After a couple solid, albeit one nerve-racking, wins to start the season, the Maple Leafs appear to have some swagger that hasn’t been seen since Mats Sundin flanked Jonas Hoglund and Mikael Renberg a decade ago. Optimism is at an all time high throughout Leaf nation as the team gets through a relatively easy opening couple weeks of the season. The questions never seem to end, however, and with the Leafs quality depth (that’s not an oxymoron anymore!) as the Leafs get healthier and less-suspended there is a shortage of roster spots and ice time for players. It appears that amongst all speculation that Brian Burke is hovering around the trigger on a potential trade, but is it really necessary right now? Let’s break this down.
Up front is the primary concern as Clarke MacArthur comes back from his suspension, Nazem Kadri‘s knee is healing quicker than initially speculated, and it would be reasonable to assume we’ll see a Tim Connolly appearance sometime in the next week and a half. Combine that with the unexpected recovery and quality play from Matthew Lombardi and the Leafs have a shocking number of centres available. So where do you put them all? Firstly, Kadri has to start in the minors as Matt Frattin‘s solid two-way play has earned him the right to stay with Leafs for now. It can’t hurt Naz to get up to speed with the Marlies, get big time minutes, work on his defensive game and if he truly dominates the AHL then that will show he needs to be in the NHL. At that point, whether it be a few weeks or a few months, Burke has a better idea to get better trade value from other teams. Very rarely will teams make a substantial deal at this point in the season. This of course only goes with the assumption that the team isn’t struggling and in need of a shake-up, but with the team’s play thus far it’s hard to imagine that there isn’t a combination of lines with this current group that can’t do well enough.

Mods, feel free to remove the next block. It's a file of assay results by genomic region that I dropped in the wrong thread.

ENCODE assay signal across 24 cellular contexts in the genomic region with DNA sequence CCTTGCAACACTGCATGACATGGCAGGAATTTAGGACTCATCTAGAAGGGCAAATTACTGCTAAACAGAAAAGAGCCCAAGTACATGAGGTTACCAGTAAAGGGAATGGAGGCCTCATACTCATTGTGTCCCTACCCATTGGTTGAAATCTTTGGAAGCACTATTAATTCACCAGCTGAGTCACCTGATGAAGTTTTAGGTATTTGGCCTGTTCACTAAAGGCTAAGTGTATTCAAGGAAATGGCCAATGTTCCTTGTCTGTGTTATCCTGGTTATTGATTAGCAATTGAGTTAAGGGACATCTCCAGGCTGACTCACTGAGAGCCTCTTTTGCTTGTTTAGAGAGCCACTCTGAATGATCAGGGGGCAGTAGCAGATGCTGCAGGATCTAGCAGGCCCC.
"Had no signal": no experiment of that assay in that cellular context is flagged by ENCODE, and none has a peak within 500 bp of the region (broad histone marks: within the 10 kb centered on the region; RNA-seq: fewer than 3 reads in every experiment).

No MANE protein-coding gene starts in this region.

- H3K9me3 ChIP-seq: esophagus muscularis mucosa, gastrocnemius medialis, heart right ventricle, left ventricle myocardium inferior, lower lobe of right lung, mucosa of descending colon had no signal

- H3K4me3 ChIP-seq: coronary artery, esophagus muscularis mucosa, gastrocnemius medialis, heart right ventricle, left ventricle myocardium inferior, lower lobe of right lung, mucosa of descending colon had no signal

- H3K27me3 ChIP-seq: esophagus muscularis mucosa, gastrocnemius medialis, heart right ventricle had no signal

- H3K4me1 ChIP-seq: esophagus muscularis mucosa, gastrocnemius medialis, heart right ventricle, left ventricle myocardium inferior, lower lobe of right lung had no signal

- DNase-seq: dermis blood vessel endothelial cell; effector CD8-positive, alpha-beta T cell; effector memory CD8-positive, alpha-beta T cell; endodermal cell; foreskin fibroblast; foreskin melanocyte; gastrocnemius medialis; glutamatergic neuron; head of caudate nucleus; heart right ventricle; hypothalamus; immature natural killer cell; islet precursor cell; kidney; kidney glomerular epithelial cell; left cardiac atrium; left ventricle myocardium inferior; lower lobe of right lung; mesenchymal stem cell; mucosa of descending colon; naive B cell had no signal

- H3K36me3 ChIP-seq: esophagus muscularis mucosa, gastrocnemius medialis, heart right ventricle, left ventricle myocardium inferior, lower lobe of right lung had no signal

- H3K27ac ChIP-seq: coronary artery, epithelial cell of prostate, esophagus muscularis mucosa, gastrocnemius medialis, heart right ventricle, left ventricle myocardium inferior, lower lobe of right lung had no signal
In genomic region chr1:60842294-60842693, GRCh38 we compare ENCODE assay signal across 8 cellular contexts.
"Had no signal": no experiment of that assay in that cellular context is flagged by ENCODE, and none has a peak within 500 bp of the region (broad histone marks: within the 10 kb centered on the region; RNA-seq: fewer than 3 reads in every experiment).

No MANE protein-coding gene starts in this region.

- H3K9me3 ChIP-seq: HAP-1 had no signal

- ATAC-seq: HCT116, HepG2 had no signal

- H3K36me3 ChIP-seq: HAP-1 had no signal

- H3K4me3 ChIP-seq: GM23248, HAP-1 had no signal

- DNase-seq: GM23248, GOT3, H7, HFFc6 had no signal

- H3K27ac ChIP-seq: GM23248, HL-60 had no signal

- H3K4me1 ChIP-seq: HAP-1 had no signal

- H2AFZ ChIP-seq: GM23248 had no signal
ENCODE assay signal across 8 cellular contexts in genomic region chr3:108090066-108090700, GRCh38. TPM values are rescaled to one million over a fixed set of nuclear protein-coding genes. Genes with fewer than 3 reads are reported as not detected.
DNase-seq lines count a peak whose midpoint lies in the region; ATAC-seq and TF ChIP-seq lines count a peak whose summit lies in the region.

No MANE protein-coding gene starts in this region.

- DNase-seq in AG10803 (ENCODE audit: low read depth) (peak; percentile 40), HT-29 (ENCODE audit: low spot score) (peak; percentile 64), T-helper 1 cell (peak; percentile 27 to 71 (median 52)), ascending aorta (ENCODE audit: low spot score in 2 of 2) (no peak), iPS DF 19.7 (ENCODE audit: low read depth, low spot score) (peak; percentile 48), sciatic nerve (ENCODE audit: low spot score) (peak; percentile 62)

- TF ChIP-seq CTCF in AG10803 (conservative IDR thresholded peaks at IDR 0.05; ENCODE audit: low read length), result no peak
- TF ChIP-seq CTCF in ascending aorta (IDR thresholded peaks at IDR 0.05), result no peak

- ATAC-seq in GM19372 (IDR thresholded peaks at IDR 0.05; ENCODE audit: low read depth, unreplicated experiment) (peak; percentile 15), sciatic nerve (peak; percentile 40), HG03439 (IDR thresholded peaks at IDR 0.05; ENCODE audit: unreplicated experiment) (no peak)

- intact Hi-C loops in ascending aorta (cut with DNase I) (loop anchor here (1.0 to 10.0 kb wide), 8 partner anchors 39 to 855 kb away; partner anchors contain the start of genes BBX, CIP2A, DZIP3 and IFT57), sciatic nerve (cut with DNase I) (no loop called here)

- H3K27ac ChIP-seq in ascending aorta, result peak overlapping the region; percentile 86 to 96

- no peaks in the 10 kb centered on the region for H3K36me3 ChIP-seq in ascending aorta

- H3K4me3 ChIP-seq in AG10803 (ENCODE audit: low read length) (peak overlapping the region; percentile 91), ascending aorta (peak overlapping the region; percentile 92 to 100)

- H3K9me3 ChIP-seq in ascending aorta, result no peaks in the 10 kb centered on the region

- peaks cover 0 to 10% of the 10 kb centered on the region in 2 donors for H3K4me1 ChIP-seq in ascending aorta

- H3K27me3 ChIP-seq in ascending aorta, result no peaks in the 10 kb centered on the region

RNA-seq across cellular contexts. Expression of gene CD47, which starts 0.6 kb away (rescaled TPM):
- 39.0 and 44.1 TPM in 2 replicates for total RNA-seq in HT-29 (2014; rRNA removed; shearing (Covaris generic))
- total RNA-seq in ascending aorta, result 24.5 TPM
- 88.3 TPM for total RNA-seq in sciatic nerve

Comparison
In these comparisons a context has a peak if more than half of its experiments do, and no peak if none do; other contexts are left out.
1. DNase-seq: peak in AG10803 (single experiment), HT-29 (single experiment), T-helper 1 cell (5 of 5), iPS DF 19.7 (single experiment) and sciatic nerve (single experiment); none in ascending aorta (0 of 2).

Let’s face it, Connolly likely won’t be the iron man once he heals up from his flavour of the month injury and it wouldn’t be smart to have Lombardi play in every game as the season wears on. Combine that with responsible play of Tyler Bozak, and you have three centres that are capable of playing the pivot between Phil Kessel and Joffrey Lupul or Frattin and Colby Armstrong. Any combination of those sets of wingers with those centres has some offensive upside with defensive capability. It’s also important to recognize that the Leafs now have a quality fourth line in more of a Brian Burke mold. Jay Rosehill and Colton Orr are excellent for spot starts when toughness is needed, and a line of David Steckel – Philippe Dupuis - Mike Brown has an excellent balance. Since MacArthur counts towards a roster spot despite being suspended, that requires only one roster move to make room for Connolly when he’s healthy. When that happens, it would be smart to send down Rosehill and carry those extra centres. This gives good options to match up the line-up on a nightly basis depending on the opponent, as well as gives the opporunity for some more injury prone players to rest for a night if they’re banged up.
On the defensive side, it’s nice to see Toronto finally have a glut of NHL-ready defencemen. Keith Aulie was already sent down to the Marlies to make room for stand-out Jake Gardiner; Mike Komiserek for all purposes hasn’t been terrible; Cody Franson is a big mobile, puck mover who can run a secondary powerplay unit; and Carl Gunnarson has been nothing short of solid. While I agree Aulie deserves to be with the big club after a great debut last season, letting him earn his way back on to the Leafs roster is the best bet. It’s not a bad thing to let the likes of Komi and Gunnar play since it will only boost their trade value if they play well. If not, it’s good to know there are guys ready to answer the call if a shake up is needed. And let’s not forget injuries happen and when they strike the Leafs blue line, we’ll be thankful for this depth.